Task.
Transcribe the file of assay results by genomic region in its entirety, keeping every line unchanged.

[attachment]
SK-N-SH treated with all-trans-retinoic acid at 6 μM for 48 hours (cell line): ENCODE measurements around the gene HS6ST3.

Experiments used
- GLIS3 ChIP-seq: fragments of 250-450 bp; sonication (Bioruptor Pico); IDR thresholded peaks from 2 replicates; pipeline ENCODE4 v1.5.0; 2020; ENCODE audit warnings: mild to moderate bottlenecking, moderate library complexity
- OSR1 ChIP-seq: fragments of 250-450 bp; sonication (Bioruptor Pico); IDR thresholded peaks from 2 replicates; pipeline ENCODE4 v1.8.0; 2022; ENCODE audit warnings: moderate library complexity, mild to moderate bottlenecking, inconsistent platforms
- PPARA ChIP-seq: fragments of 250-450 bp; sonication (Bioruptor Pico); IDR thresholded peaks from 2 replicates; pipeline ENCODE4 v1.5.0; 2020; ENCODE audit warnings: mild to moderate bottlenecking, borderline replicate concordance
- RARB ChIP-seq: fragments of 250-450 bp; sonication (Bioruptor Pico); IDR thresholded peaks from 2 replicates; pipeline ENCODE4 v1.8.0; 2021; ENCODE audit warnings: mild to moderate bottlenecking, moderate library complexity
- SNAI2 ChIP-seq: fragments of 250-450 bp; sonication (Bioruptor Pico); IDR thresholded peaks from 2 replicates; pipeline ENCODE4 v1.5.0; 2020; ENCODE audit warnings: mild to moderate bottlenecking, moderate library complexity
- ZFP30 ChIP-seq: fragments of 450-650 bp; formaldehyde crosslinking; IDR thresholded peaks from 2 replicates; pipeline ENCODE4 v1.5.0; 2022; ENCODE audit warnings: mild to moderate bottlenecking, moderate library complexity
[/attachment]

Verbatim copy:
SK-N-SH treated with all-trans-retinoic acid at 6 μM for 48 hours (cell line): ENCODE measurements around the gene HS6ST3.

Experiments used
- GLIS3 ChIP-seq: fragments of 250-450 bp; sonication (Bioruptor Pico); IDR thresholded peaks from 2 replicates; pipeline ENCODE4 v1.5.0; 2020; ENCODE audit warnings: mild to moderate bottlenecking, moderate library complexity
- OSR1 ChIP-seq: fragments of 250-450 bp; sonication (Bioruptor Pico); IDR thresholded peaks from 2 replicates; pipeline ENCODE4 v1.8.0; 2022; ENCODE audit warnings: moderate library complexity, mild to moderate bottlenecking, inconsistent platforms
- PPARA ChIP-seq: fragments of 250-450 bp; sonication (Bioruptor Pico); IDR thresholded peaks from 2 replicates; pipeline ENCODE4 v1.5.0; 2020; ENCODE audit warnings: mild to moderate bottlenecking, borderline replicate concordance
- RARB ChIP-seq: fragments of 250-450 bp; sonication (Bioruptor Pico); IDR thresholded peaks from 2 replicates; pipeline ENCODE4 v1.8.0; 2021; ENCODE audit warnings: mild to moderate bottlenecking, moderate library complexity
- SNAI2 ChIP-seq: fragments of 250-450 bp; sonication (Bioruptor Pico); IDR thresholded peaks from 2 replicates; pipeline ENCODE4 v1.5.0; 2020; ENCODE audit warnings: mild to moderate bottlenecking, moderate library complexity
- ZFP30 ChIP-seq: fragments of 450-650 bp; formaldehyde crosslinking; IDR thresholded peaks from 2 replicates; pipeline ENCODE4 v1.5.0; 2022; ENCODE audit warnings: mild to moderate bottlenecking, moderate library complexity